Drive to mine and I will drive us to Lincolnshire. 

I'm on my way. I will be at yours around 1130  I replied.

I met Phil on my way out of the reservoir car park and hurriedly explained my premature departure.Now well used to my twitching ways he was, as usual, understanding and wished me well.

Arriving at Mark's I transferred myself, camera and bins to his car and away we went to distant Lincolnshire and Chapel Six Marshes in particular, which is near Skegness. The drive would take a surprising two and a half hours considering the relatively short distance involved. It was a pleasant day of sunshine and blustery strong wind and regularly checking RBA for updates about the birds we were re-assured by the reports stating they were still over the car park at Chapel Six Marshes and showing well.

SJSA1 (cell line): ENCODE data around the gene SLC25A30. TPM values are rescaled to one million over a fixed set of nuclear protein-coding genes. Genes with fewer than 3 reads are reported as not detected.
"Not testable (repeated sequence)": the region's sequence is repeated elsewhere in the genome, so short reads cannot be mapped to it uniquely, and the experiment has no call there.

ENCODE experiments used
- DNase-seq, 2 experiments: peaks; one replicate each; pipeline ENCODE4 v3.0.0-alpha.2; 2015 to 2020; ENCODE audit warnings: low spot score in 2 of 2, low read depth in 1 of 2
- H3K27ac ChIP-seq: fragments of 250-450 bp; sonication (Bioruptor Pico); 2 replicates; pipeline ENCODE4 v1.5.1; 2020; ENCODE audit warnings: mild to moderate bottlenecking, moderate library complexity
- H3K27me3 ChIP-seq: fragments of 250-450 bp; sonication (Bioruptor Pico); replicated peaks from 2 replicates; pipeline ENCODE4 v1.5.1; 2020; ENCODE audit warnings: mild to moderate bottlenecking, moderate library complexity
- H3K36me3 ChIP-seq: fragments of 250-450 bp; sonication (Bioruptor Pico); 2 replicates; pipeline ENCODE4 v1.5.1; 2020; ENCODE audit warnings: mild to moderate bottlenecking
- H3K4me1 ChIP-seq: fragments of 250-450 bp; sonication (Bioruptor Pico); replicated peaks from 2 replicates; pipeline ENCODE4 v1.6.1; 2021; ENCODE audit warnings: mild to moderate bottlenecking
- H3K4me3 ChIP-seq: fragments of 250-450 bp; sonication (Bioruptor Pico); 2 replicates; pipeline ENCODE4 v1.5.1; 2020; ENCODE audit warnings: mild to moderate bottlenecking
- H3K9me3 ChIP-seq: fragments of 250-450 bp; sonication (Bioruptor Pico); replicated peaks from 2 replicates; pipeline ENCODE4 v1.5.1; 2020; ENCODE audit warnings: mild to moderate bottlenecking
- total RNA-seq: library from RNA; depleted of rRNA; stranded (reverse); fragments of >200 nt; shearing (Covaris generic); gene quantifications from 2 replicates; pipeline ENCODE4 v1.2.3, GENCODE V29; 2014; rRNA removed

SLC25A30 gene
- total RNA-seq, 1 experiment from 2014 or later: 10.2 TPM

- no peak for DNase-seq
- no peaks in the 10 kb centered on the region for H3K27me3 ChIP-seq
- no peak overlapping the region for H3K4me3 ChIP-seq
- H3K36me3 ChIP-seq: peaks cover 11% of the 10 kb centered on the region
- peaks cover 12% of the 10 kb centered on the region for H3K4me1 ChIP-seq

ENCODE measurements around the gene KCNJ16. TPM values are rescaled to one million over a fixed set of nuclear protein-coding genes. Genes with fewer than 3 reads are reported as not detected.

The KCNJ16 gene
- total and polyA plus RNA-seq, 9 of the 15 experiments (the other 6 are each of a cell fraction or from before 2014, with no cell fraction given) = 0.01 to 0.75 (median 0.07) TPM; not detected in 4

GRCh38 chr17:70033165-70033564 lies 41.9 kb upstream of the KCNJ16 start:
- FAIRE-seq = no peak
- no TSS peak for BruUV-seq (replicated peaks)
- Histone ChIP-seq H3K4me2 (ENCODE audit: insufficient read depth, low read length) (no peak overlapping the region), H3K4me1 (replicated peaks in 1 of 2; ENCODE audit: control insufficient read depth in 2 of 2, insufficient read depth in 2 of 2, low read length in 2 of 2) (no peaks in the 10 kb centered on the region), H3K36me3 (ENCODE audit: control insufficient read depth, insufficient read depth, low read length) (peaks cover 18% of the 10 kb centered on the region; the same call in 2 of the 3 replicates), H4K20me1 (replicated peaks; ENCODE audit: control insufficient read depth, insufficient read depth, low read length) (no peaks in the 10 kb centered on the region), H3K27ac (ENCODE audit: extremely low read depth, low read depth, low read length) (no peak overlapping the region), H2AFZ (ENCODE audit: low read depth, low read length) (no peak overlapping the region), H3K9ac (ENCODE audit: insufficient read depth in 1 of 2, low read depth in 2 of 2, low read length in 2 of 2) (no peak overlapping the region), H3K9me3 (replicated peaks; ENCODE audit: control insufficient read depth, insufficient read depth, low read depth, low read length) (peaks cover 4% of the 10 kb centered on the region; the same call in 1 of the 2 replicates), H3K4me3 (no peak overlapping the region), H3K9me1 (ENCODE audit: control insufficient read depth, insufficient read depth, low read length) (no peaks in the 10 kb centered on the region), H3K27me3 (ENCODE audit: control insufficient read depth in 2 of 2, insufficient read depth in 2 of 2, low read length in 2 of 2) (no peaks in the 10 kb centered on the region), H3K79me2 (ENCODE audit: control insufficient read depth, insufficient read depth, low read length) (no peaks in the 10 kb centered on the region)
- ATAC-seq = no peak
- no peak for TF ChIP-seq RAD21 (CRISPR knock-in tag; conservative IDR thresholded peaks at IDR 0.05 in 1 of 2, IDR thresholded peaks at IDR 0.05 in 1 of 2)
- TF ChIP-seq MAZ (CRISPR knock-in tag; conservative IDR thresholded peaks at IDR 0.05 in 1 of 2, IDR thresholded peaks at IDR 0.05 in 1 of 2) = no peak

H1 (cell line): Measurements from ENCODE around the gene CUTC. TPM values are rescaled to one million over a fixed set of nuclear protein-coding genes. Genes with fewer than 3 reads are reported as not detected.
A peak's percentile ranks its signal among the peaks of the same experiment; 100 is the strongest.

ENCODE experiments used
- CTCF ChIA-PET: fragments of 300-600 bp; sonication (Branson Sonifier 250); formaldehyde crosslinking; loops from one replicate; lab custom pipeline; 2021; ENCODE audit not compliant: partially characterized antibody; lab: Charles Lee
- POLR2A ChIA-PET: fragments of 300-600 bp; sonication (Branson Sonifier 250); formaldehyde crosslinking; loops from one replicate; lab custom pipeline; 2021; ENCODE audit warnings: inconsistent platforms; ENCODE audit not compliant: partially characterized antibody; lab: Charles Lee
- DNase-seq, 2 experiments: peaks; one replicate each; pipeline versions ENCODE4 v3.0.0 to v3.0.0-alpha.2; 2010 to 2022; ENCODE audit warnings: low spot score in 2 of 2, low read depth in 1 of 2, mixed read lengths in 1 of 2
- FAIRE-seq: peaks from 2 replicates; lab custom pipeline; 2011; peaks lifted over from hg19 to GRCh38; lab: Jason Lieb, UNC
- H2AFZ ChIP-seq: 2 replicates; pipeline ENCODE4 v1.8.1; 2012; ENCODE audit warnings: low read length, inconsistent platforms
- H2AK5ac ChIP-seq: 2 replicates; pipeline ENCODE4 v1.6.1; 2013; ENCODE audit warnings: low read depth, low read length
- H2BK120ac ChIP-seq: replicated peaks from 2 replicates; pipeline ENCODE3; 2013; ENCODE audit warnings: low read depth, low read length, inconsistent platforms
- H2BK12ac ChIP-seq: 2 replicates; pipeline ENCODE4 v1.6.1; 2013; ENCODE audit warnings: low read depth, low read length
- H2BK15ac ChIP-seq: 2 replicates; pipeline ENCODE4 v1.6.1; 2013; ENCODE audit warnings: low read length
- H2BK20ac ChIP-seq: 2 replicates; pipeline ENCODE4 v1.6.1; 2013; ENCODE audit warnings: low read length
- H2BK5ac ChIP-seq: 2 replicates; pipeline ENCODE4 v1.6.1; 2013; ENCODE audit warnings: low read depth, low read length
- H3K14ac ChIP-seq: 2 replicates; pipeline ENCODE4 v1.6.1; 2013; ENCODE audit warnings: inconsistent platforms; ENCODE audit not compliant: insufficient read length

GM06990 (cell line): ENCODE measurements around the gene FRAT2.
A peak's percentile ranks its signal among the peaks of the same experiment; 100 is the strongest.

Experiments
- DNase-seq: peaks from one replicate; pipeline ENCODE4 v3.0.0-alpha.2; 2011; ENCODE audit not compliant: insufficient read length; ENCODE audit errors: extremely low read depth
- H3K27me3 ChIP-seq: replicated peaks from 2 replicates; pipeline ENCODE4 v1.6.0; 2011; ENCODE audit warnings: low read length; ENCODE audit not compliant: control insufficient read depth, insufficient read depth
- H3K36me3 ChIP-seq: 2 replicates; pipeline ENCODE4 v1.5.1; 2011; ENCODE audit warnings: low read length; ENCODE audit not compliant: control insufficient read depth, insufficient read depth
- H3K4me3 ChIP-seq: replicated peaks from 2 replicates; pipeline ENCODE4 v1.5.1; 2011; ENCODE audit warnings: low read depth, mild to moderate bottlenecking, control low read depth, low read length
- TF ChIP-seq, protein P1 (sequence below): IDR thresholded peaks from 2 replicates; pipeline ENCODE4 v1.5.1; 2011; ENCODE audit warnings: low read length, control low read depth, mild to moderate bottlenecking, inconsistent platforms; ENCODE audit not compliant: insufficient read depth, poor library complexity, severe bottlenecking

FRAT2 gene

We entered Lincolnshire and traversed the dead straight roads that run for miles through huge prairie like fields with not a hedge or tree in sight. Despite the sunshine I felt depressed at the sight of this agri desert of monoculture we were passing through and it got worse around Boston as roadworks, endless roundabouts and traffic lights slowed our progress.Finally clear of Boston we followed the satnav's guidance into yet more flat landscapes.Approaching Skegness we were amused by a rather wonderfully named sign - Skeg Vegas.

We were never certain what it was for as the area below was concealed by high fencing but it looked like a small car race track of some sort and we learned later the sign was erected for fun by a local business man and had become something of an instant tourist attraction. It fitted perfectly with the tackiness of the area but we appreciated the self deprecating humour.

A few minutes later we passed Butlins holiday camp also looking none too enticing despite the sun.